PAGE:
Venous thromboembolism

Venous thromboembolism- a condition caused by the formation of a blood clot in a deep vein, mainly affecting large veins in the lower part of the leg and thigh. Pulmonary embolism is a severe complication.

VTE consists of deep vein thrombosis (DVT) (blood clots, usually in the legs) and pulmonary embolism (blood clots that travel to the lungs). VTE blood clots can cause pain, swelling, and redness.


  • Maintaining a healthy weight in relation to your height (BMI between 18.5 – 24.9) doing physical activity daily for 25 minutes or aerobic activities like swimming is suggested; Try not to remain in the same position/posture for long periods of time getting up and walking around for 10 minutes for every hour sitting.

Be sure to speak with your doctor about:

  • your genetic risk before taking any estrogens (contraceptives); varicose veins in the legs; If having a major surgery tell your surgeon as they may want to use low-molecular-weight heparin as a prophylactic; during pregnancy, you might want to use precautions such as compression tights, etc. Avoid exposure to tobacco smoke.

Moderate risk factors for VTE include:

    • a family history of VTE, especially in immediate family members like parents and siblings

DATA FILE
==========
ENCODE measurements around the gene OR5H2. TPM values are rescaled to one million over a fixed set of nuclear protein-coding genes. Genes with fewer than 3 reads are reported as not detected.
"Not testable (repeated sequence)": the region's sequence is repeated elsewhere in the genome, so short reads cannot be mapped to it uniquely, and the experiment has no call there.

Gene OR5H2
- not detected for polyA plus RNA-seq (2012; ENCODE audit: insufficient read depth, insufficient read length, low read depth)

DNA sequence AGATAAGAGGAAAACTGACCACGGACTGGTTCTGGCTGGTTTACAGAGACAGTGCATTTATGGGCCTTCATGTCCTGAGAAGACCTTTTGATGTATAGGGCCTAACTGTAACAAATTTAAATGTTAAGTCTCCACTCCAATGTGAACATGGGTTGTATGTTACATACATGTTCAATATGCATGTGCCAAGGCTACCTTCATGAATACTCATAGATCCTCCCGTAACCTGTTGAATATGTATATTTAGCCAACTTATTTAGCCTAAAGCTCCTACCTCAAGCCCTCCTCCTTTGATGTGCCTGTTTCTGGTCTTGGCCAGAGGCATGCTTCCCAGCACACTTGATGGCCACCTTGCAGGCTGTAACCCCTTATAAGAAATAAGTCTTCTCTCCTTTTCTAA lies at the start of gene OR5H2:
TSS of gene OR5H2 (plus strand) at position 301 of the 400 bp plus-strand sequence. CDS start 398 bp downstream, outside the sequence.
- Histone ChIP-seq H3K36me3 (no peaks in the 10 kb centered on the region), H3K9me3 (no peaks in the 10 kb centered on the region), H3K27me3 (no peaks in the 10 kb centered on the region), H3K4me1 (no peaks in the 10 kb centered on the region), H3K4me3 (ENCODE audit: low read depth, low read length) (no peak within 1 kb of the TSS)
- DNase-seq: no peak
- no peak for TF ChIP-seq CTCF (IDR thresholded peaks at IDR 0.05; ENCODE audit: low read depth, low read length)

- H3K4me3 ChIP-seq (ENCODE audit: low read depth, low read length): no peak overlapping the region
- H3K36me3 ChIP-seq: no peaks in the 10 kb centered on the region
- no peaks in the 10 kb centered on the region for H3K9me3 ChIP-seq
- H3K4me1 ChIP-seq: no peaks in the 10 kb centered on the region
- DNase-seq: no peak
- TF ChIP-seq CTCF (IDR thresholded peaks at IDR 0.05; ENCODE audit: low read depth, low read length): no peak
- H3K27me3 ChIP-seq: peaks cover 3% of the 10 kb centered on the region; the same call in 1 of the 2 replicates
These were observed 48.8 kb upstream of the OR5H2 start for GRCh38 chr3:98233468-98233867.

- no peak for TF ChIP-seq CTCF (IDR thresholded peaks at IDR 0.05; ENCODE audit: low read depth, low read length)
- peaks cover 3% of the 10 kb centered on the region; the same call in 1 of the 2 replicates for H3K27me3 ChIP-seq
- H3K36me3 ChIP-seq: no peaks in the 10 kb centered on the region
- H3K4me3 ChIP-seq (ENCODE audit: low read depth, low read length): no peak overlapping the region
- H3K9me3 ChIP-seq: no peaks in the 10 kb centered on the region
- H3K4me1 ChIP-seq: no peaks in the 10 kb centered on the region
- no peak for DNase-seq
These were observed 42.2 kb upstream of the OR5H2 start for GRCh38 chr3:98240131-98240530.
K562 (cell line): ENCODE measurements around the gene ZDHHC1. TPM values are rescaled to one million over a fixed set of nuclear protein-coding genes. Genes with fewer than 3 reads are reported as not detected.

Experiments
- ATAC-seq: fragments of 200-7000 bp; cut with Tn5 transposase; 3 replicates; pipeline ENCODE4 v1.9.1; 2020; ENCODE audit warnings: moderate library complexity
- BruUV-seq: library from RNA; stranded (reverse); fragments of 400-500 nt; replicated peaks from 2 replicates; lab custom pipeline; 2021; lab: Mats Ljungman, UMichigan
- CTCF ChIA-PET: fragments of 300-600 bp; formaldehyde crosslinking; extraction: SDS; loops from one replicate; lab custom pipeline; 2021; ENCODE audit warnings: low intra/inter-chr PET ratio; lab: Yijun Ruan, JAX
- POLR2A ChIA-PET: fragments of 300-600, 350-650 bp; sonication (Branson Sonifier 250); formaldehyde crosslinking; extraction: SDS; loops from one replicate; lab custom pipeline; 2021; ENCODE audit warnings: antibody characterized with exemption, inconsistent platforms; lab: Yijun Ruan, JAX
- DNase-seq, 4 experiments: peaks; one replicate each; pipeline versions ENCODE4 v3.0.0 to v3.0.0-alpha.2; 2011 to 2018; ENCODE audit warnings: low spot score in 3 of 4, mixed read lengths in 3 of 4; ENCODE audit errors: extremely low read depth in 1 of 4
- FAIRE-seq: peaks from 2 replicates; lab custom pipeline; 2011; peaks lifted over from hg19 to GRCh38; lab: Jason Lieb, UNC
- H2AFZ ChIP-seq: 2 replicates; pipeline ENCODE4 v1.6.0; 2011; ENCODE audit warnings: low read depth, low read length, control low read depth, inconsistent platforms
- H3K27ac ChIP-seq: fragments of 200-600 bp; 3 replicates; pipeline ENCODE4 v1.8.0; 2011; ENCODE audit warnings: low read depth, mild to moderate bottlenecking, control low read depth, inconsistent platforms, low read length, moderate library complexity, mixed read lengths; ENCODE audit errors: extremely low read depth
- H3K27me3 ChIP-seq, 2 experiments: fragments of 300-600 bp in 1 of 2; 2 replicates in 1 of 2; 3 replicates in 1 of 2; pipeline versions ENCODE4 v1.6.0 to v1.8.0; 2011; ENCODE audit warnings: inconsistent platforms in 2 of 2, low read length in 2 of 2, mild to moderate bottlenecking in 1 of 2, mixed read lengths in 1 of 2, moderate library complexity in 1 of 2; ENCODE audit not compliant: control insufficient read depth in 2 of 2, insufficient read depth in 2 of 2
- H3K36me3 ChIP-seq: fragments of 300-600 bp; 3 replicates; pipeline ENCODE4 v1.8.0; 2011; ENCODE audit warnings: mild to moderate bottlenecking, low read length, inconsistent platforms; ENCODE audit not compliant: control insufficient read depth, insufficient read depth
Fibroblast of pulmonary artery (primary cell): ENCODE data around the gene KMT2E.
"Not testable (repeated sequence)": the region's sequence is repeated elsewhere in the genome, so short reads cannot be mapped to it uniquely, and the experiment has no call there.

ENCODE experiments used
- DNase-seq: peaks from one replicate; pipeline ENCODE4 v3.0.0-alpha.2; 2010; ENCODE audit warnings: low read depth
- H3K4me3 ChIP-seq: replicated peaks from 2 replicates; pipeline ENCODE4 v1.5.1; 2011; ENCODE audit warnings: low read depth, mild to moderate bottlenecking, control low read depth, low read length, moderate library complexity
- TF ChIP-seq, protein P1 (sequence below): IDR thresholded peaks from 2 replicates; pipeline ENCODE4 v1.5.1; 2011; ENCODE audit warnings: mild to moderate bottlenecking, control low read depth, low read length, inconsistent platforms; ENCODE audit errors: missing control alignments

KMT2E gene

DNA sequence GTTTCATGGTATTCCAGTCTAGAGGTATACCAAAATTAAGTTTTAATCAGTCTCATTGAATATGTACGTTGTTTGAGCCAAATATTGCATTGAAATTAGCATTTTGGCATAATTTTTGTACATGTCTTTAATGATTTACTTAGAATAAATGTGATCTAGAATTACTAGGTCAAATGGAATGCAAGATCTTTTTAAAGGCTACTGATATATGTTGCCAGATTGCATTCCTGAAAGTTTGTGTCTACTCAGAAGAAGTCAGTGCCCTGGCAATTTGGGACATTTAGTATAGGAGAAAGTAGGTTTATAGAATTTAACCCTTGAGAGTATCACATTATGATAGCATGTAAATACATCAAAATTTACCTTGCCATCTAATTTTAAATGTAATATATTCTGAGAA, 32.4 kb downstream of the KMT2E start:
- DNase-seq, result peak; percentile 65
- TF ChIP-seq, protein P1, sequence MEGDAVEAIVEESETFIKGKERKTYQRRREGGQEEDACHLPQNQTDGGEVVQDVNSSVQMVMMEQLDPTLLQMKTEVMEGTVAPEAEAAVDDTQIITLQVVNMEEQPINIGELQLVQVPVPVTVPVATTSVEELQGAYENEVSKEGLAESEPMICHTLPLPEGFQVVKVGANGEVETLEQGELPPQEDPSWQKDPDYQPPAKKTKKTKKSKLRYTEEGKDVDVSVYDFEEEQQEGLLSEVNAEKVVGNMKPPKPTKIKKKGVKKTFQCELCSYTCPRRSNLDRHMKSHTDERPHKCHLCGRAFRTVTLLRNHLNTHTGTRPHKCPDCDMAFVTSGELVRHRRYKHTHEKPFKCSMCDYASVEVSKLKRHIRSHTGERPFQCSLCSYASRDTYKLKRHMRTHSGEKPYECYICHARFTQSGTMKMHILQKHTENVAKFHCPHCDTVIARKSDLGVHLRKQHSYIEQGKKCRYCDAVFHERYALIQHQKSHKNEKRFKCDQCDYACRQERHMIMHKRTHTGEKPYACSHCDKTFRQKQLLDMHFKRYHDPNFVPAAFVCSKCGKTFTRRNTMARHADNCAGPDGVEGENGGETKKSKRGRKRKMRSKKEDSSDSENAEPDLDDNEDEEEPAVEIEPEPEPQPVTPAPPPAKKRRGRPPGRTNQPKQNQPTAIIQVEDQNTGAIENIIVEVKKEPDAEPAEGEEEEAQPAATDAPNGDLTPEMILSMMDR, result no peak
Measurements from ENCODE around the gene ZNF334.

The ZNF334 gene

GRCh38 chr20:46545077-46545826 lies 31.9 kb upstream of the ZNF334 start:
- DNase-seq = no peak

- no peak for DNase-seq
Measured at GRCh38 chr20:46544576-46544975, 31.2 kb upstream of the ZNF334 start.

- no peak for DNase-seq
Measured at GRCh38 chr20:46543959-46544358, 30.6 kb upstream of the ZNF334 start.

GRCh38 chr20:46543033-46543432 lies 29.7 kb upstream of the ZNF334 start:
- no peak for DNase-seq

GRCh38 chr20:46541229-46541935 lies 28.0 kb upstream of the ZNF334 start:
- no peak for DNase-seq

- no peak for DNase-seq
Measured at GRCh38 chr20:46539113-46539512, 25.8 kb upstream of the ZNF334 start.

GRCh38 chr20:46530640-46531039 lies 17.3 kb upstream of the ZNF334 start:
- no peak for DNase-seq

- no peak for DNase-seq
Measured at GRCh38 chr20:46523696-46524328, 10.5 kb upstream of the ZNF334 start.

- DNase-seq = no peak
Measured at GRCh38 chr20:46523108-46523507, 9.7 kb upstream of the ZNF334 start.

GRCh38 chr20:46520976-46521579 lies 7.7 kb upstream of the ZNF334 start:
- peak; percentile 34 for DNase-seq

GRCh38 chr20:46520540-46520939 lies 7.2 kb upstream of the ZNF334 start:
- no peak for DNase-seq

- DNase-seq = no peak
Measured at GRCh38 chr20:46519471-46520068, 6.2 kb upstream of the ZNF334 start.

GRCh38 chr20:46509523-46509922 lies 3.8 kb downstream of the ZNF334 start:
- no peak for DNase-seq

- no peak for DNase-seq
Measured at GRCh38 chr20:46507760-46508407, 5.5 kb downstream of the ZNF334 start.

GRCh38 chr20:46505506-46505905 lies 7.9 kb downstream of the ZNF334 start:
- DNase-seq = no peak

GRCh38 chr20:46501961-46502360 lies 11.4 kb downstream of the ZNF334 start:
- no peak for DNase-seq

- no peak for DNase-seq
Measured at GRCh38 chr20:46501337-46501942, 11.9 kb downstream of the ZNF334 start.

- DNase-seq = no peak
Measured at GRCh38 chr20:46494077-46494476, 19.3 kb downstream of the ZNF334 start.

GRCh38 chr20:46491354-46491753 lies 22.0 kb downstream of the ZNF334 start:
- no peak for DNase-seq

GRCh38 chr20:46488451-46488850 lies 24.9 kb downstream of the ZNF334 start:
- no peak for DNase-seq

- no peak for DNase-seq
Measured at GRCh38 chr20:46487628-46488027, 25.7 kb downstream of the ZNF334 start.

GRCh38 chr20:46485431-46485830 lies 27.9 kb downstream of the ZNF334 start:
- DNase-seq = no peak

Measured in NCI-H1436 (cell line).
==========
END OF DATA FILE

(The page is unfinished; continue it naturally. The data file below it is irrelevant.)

• sitting for a long time, especially with your legs crossed
    • estrogen-based medications, like hormone replacement therapy and oral contraceptives
    • chemotherapy or radiation therapy
    • lack of physical activity
    • smoking
    • excessive, long-term alcohol consumption
    • autoimmune conditions, like lupus and HIV


  • Reduce consumption of foods high in vitamin K (green leafy vegetables, broccoli, cauliflower, brussels sprouts, chestnuts) but do not avoid altogether
  • A low sodium diet (<2400 mg/day)
  • Drink plenty of water (2 liters daily)
  • Consume 5 servings of fruits and vegetables each day.
  • Vitamin E, a fat-soluble vitamin is essential for building a strong immune system, healthy eyes, and skin. A potent antioxidant can help to prevent cardiovascular disease. Most vegetable oils, nuts, and seeds are excellent sources of vitamin E. Some of the highest amounts of vitamin E are found in grapeseed oil, sunflower oil, canola oil, and flaxseed oil. Vitamin E deficiencies are rare, some individuals might benefit from a higher intake of vitamin E for the prevention of venous thromboembolism (VTE).

Sources of Vitamin E- Amount (mg)

    • Almonds (1/4 cup) 9.3
    • Sunflower seeds, roasted (1/4 cup) 8.5
    • Sunflower oil (1 Tbsp) 5.7
    • Hazelnuts, dry roasted (1/4 cup) 5.2
    • Grapeseed oil (1 Tbsp) 4.0
    • Peanut butter (2 Tbsp) 2.9
    • Peanuts, dry roasted (1/4 cup) 2.6
    • Flaxseed oil (1Tbsp) 2.4
    • Canola oil (1 Tbsp) 2.4
    • Halibut (75g) 2.2
    • Eggs, hard boiled (2 large) 1.0

Suggested Supplements:

  • vitamin A - 10,000 IU; Vitamin C - 500 mg; Vitamin E - 400 IU; Zinc oxide - 80 mg.